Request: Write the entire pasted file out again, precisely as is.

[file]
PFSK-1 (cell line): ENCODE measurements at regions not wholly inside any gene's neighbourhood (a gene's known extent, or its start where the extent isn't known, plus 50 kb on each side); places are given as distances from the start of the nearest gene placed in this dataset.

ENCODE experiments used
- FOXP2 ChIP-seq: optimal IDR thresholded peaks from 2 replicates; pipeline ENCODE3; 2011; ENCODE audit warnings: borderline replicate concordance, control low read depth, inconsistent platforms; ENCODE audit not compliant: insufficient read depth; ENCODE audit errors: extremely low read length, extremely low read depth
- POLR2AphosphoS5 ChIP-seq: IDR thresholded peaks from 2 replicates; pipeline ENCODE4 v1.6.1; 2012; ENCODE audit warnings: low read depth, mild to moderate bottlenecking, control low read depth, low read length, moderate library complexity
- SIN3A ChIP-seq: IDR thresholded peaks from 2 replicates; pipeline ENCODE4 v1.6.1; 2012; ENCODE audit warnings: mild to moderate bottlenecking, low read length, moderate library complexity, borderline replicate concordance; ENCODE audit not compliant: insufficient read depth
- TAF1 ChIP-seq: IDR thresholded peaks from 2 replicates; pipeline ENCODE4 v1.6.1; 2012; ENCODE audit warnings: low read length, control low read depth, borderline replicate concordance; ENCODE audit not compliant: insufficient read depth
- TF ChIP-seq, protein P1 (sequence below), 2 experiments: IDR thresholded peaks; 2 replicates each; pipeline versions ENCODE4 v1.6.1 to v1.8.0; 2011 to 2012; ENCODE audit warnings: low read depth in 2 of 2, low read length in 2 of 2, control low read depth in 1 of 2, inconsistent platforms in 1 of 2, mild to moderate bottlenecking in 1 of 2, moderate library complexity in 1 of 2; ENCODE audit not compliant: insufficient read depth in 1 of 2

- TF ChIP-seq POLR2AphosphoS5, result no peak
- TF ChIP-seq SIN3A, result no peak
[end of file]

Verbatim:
PFSK-1 (cell line): ENCODE measurements at regions not wholly inside any gene's neighbourhood (a gene's known extent, or its start where the extent isn't known, plus 50 kb on each side); places are given as distances from the start of the nearest gene placed in this dataset.

ENCODE experiments used
- FOXP2 ChIP-seq: optimal IDR thresholded peaks from 2 replicates; pipeline ENCODE3; 2011; ENCODE audit warnings: borderline replicate concordance, control low read depth, inconsistent platforms; ENCODE audit not compliant: insufficient read depth; ENCODE audit errors: extremely low read length, extremely low read depth
- POLR2AphosphoS5 ChIP-seq: IDR thresholded peaks from 2 replicates; pipeline ENCODE4 v1.6.1; 2012; ENCODE audit warnings: low read depth, mild to moderate bottlenecking, control low read depth, low read length, moderate library complexity
- SIN3A ChIP-seq: IDR thresholded peaks from 2 replicates; pipeline ENCODE4 v1.6.1; 2012; ENCODE audit warnings: mild to moderate bottlenecking, low read length, moderate library complexity, borderline replicate concordance; ENCODE audit not compliant: insufficient read depth
- TAF1 ChIP-seq: IDR thresholded peaks from 2 replicates; pipeline ENCODE4 v1.6.1; 2012; ENCODE audit warnings: low read length, control low read depth, borderline replicate concordance; ENCODE audit not compliant: insufficient read depth
- TF ChIP-seq, protein P1 (sequence below), 2 experiments: IDR thresholded peaks; 2 replicates each; pipeline versions ENCODE4 v1.6.1 to v1.8.0; 2011 to 2012; ENCODE audit warnings: low read depth in 2 of 2, low read length in 2 of 2, control low read depth in 1 of 2, inconsistent platforms in 1 of 2, mild to moderate bottlenecking in 1 of 2, moderate library complexity in 1 of 2; ENCODE audit not compliant: insufficient read depth in 1 of 2

- TF ChIP-seq POLR2AphosphoS5, result no peak
- TF ChIP-seq SIN3A, result no peak